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5 Simple Ways to Boost Accessibility on Your Website

Navigating the labyrinth of the internet shouldn’t feel like you’re participating in the Triwizard Tournament. Weaving through a website’s structure should be a delightful dance, but for millions of people with disabilities worldwide, many online experiences fall painfully short. If the digital shindig you’ve set up isn’t inclusive, you’re excluding a massive chunk of potential party-goers.

Who are these excluded masses? 

They’re your friends with visual impairments, your pals with motor skill challenges, and all those who struggle with screen overstimulation. It’s 2024—a snitch of accessible design can work magic. But where to find these accessibility-increasing spells? Right here, right now, where we’ll share with you five enchanting tweaks to make your digital dwelling more welcoming.

Implement Clear Navigation

Imagine your website is a grand old library. Your homepage, its majestic lobby. The navigation is your Dewey Decimal System, or if you prefer a pop culture reference, think Marauder’s Map without the mystery or a backlog of rule-breaking. Screen readers and their users need your navigation to be the Hogwarts of user experience: straightforward and spellbinding.

Navigation Charm #1 — Intuitive Menus and Headings

Label your shelves clearly with headings that describe the section’s content. No, the “Wibbly Wobbly” button won’t cut it. Stick with consistency and clarity.

Invisible Portkey — Skip Links

When you cast the “Tab” key, ensure it doesn’t get stuck in a bizarre book. A ‘Skip to Content’ link gives those keys a direct route to the juicy bits, bypassing the ‘This is us’ introductory chitchat.

Optimise for Keyboard Navigation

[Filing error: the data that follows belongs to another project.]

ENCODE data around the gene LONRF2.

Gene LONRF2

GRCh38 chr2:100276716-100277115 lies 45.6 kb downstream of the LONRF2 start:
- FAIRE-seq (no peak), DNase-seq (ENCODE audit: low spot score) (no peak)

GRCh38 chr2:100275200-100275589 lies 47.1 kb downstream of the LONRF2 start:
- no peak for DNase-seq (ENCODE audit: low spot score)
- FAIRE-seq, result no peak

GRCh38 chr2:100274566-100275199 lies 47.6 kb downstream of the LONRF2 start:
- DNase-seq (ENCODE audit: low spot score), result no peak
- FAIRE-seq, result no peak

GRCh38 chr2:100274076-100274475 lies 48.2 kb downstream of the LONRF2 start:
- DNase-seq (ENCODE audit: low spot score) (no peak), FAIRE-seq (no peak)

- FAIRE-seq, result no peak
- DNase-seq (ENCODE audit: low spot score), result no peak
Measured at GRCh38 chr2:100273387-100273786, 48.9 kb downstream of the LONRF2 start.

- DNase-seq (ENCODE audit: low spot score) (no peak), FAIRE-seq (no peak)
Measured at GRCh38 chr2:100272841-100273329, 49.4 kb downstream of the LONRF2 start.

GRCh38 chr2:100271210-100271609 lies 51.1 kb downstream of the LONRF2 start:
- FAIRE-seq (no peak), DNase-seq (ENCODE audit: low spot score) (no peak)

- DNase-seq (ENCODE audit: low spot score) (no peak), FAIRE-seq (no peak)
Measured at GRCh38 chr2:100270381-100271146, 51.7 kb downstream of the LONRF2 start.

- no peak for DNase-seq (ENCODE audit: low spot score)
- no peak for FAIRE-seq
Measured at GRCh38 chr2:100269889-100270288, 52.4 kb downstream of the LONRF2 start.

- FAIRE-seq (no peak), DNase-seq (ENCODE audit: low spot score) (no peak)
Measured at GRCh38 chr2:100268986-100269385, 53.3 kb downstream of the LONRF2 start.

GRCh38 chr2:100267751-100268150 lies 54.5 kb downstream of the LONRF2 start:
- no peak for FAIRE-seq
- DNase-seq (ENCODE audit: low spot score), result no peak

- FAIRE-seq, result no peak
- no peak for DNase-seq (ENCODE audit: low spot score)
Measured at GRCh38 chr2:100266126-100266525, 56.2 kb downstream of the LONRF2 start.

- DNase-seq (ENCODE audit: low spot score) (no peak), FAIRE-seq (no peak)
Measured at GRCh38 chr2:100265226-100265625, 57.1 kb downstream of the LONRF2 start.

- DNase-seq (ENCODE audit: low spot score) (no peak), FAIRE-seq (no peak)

The mouse is a nifty tool, but what about the times you need to brush up on your poker face during an intense web browsing session at the office?

Wingardium Leviosa for Websites — Keyboard Shortcuts

Make sure all your site’s features are reachable via the keyboard. Test this by tabbing through your site, like jamming all your actual fingers into a seemingly locked door to Hogwarts.

Use Alt Text for Images

A picture tells a thousand words, but it might only mumble ‘graphic536.png’ to screen readers.

The Glasses of Zacalumos — Alt Text

This nifty charm gives the visually impaired a vivid image of what you’re conveying and it also helps your site’s SEO. You literally can’t lose with alt text—unless, of course, your image is hideous.

Provide Text Equivalents for Multimedia Content

For those who listen rather than look, every audio or visual element should have an accompanying Shakespearian monologue.

Transcripts that Sound Like Music to the Ears

For every image, video, or audio piece, transcripts and captions are our knight in shining armour, rescuing content from the treacheries of inaccessibility.

Test and Improve Accessibility

All the spells in our magical arsenal are useless if they fizzle instead of sizzle.

The Mirror of Readability Tests

Peering into this mirror can give you a glimpse into your site’s accessibility performance. Gather the Giant’s feedback to ensure the stairs move properly for every user, no matter their size or story.

In this modern age, a website should be as welcoming to someone with a disability as the couch in front of their TV on a lazy Sunday. Accessibility isn’t about special treatment; it’s about providing equal opportunity for everyone to engage with your digital content. Make these five tweaks, and presto—you’ve just made your website infinitely more accessible. Contact a reliable company like King Kong to get started! 



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